William Ryan -The Constant Soldier
Today’s the day when William Ryan, still riding high on his success with his latest novel The Constant Soldier, takes time out to head on over to the Booktrail for some a drink of something nice, a chat about books and an insight into the father – son relationship in the novel…THE CONSTANT SOLDIER
Have you read this astounding novel? If not,why not? You have to, it’s really good but it will make you cry. But fear not, I also plan to ask Mr Bill why on earth the novel doesn’t come with a box of tissues or a comforting hug or something..
Why did you want to tell this story? The rest of your novels are set in Russia aren’t they?
The novel is based on an album of photographs, many of which were taken at a rest hut for the SS officers and men who worked in Auschwitz. The photographs belonged to a man called Karl Hoecker, who was the adjutant to Richard Baer, the Commandant of Auschwitz from the middle of 1944 up until the Red Army arrived in January 1945, and it’s during this period that the photographs were taken. I saw some of them in a newspaper when they first came to light in 2007 (they were donated to the United States Holocaust Memorial Museum by a former US army officer who found them in a bombed out Frankfurt apartment in 1945) and I was fascinated by how ordinary the men and women in the photographs appeared – and how relaxed, despite the fact that in some of the photographs every person pictured was executed for their part in the Holocaust.
I suppose I wondered what must have been going through their minds as, by June 1944, which is when the first of the photographs was taken, the Western Allies had landed in Normandy and the Soviets had won the war on the Eastern front, so they must have known that they would soon have to pay the penalty for their crimes. Initially, I think I thought the novel would be about the shift in power in the last few months of the war, but it turned into quite a different novel.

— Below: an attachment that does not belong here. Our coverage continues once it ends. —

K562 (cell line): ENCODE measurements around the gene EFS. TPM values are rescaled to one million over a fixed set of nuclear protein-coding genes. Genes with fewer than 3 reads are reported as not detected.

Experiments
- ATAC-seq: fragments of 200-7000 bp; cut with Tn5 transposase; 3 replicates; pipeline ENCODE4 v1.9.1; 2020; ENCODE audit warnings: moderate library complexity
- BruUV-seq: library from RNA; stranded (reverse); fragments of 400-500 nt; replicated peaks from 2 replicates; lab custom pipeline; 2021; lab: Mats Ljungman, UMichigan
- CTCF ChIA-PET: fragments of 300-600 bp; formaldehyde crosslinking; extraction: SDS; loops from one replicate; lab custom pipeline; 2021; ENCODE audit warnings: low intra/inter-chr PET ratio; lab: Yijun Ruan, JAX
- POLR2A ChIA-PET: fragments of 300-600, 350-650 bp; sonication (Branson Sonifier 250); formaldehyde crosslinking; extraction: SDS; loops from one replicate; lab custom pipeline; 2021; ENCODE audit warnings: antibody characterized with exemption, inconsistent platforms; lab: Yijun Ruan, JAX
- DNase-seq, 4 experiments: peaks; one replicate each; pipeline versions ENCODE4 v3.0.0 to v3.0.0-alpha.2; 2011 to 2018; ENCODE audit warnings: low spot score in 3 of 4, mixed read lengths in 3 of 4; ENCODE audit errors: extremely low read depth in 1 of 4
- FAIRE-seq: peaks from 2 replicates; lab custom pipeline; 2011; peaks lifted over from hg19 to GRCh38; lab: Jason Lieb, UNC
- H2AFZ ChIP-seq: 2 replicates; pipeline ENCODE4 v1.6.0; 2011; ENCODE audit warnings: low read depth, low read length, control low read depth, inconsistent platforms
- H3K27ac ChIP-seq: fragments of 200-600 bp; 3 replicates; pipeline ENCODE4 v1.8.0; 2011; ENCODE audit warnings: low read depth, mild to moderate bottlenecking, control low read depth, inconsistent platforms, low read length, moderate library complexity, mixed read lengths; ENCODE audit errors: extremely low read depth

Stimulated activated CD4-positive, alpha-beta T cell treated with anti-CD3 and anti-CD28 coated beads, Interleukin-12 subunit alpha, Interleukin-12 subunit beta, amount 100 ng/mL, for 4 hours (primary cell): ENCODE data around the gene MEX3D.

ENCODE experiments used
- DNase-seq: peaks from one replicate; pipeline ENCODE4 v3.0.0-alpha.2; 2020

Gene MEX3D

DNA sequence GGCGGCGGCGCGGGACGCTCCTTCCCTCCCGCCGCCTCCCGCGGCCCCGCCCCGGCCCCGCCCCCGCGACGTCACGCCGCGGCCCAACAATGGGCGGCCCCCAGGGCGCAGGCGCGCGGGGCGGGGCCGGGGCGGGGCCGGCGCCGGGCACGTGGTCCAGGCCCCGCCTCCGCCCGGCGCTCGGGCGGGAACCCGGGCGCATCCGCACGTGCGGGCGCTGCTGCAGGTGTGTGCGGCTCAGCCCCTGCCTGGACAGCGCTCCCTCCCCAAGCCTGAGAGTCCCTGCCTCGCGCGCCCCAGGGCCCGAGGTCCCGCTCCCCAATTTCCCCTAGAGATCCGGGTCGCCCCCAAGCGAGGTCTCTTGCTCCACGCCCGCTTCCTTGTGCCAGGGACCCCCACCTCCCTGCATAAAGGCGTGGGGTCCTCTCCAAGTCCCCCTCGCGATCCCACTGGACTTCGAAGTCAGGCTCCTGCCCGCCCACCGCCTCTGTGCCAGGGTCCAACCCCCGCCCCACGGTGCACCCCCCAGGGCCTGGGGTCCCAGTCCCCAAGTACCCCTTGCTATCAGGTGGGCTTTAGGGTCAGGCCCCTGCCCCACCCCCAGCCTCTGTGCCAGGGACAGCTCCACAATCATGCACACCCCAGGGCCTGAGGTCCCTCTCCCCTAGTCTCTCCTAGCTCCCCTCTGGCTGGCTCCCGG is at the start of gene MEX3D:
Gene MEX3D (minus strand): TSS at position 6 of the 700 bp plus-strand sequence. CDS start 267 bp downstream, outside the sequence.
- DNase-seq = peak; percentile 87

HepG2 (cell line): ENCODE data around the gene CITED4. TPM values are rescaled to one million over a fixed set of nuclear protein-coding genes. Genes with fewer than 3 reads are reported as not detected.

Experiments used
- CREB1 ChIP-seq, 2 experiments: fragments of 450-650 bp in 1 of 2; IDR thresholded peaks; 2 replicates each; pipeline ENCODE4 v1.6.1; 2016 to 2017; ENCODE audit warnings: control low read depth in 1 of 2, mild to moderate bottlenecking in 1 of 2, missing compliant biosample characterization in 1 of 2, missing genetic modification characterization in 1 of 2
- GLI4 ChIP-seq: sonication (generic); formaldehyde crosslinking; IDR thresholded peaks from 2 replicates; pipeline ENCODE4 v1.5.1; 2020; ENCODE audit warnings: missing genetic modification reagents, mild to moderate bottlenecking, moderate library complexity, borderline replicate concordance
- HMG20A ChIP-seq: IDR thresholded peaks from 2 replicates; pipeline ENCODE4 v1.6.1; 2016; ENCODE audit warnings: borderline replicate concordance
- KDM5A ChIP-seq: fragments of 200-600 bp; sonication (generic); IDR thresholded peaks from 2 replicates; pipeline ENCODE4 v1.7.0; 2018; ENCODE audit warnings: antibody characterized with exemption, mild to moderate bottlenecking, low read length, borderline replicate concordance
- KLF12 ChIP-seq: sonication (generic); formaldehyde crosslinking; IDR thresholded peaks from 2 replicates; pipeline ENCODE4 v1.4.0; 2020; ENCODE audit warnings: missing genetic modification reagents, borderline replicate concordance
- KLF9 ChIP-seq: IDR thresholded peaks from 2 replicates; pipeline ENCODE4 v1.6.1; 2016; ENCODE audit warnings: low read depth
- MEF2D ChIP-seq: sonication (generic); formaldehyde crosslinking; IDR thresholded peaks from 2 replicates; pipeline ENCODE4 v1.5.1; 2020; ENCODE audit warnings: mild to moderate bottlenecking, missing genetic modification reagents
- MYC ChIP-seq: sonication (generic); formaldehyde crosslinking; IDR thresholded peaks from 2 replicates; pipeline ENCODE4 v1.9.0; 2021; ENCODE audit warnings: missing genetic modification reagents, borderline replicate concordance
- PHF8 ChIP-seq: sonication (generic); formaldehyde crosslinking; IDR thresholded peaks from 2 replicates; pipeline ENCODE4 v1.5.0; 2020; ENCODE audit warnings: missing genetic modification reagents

I didn’t entirely desert Soviet Russia though – I do have the woman driver of a T34 tank approaching from the east …
What do you think are the themes in the book? atonement? Love? the human spirit?
I think I wanted to explore what led the people in the photographs to do the things they did – because I think the terrifying thing is the many of them probably were ordinary people. I also wanted to think about what they must have felt when it was clear the war was lost. I suppose the novel is about the small steps ordinary people take that lead them to a place where they are committing great evil, and – yes – about the possibility of atonement.
I think Brandt, the central character, realises he has to do something to make up for his participation, however unwillingly, in the crimes of the Nazi regime. We’re probably never very far away from collective evil, even in our relatively stable democracies, so it’s also about people’s personal responsibility to stand up against evil. When we hear some of the things that a US presidential candidate is saying about making members of a particular religion carry identifying documents and how millions of Mexicans are going to be forcibly repatriated – and receives considerable support – then that worries me.
Brandt is an interesting character. What made you want to write from his point of view?